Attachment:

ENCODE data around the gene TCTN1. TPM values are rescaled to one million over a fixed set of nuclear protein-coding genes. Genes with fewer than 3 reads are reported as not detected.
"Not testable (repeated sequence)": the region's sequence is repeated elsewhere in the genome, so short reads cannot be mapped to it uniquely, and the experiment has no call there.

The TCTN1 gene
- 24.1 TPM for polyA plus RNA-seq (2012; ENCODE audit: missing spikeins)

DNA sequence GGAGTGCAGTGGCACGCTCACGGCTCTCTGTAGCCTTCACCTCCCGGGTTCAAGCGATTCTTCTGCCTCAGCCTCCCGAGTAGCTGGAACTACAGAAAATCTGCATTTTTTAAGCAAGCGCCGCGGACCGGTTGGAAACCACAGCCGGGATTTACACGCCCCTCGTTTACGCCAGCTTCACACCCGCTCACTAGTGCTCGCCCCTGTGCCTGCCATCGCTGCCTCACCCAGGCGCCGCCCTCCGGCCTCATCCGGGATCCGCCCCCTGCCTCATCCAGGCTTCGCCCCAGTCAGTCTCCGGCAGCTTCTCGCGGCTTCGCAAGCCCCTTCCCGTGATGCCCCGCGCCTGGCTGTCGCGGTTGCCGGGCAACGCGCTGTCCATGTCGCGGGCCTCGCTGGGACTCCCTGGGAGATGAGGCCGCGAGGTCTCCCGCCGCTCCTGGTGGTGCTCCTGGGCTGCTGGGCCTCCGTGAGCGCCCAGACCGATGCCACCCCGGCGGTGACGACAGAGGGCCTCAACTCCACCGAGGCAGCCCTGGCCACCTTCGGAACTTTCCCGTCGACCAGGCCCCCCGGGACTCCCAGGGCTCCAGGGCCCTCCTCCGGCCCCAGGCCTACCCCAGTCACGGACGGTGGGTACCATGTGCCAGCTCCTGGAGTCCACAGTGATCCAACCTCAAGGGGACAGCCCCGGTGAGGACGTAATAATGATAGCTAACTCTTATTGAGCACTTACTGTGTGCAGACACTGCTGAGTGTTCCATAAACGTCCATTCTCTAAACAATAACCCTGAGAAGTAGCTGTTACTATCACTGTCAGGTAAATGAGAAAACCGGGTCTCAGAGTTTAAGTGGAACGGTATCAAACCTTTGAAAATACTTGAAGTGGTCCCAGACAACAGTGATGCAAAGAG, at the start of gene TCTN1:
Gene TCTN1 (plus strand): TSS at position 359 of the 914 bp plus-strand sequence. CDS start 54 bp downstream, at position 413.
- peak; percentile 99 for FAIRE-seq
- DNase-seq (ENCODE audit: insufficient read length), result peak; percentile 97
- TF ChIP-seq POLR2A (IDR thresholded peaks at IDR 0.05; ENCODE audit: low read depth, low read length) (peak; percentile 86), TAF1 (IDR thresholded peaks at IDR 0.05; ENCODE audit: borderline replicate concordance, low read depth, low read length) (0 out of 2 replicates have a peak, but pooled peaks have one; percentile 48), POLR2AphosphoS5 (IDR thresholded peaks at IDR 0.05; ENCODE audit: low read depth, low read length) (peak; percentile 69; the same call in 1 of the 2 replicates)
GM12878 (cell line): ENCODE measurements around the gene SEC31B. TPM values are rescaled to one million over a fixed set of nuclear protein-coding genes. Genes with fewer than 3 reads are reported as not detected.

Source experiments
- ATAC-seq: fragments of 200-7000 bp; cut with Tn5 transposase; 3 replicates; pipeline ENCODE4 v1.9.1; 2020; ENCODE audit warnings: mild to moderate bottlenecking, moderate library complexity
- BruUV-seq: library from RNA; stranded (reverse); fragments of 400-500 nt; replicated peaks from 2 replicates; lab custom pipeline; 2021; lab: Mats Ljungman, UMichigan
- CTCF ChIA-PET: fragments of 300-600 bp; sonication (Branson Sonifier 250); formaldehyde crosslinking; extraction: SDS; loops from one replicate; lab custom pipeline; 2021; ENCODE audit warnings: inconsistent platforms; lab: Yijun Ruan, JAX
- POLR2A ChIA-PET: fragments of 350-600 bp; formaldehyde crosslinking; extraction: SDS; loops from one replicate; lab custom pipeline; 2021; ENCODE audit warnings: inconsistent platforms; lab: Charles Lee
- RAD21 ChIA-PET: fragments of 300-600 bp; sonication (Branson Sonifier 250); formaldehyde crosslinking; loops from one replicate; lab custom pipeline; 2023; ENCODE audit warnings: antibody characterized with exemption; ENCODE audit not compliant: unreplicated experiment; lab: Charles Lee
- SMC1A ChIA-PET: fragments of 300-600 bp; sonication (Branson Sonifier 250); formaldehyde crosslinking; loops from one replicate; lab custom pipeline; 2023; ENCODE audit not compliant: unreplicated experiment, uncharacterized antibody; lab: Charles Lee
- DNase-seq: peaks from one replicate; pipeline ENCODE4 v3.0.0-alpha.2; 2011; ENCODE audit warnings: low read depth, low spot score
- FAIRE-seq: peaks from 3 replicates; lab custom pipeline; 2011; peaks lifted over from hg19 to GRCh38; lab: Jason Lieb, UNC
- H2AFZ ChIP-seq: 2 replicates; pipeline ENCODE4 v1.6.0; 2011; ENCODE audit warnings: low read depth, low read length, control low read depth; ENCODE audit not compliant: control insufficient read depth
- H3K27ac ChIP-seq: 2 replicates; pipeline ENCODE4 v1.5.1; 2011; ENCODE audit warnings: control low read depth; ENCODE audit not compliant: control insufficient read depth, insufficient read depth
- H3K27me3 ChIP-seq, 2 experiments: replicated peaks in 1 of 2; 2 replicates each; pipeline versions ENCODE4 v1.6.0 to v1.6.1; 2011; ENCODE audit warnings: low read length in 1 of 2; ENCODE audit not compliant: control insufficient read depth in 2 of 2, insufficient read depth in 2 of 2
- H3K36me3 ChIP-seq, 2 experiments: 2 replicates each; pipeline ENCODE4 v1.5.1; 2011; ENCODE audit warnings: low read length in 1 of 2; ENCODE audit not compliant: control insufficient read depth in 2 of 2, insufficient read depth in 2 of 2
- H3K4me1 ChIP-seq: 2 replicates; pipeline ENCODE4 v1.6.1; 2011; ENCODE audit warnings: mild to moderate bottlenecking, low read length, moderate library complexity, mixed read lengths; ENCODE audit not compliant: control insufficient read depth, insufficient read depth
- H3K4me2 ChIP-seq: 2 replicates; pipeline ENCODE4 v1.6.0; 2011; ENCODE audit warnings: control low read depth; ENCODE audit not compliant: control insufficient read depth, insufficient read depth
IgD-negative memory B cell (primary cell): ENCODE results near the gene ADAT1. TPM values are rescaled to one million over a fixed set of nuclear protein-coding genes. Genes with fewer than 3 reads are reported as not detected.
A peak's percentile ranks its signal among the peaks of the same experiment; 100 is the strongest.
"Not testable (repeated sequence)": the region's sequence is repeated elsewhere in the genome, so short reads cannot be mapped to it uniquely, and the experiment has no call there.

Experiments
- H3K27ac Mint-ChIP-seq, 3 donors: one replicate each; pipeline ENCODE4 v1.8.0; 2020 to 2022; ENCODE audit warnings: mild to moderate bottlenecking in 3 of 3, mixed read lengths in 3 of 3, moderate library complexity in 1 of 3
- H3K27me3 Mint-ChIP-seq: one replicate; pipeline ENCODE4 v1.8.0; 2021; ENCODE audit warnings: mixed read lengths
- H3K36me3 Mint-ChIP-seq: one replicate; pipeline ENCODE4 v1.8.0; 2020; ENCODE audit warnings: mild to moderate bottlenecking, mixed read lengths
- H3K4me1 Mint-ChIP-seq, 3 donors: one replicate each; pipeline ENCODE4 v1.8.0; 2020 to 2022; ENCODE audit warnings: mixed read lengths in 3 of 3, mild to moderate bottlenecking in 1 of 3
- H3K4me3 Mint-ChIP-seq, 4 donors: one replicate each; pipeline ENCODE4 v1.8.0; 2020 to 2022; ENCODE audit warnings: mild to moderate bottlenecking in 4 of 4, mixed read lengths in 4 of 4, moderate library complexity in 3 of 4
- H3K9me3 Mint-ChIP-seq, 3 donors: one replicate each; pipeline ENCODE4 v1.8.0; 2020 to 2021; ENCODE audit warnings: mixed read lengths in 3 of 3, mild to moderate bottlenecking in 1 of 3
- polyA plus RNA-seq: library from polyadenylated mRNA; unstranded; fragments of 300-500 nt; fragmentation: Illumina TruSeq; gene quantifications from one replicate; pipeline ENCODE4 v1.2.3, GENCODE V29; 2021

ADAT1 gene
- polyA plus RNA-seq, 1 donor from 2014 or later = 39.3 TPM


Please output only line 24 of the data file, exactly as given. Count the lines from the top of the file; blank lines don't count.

- H3K4me1 ChIP-seq: 2 replicates; pipeline ENCODE4 v1.6.1; 2011; ENCODE audit warnings: mild to moderate bottlenecking, low read length, moderate library complexity, mixed read lengths; ENCODE audit not compliant: control insufficient read depth, insufficient read depth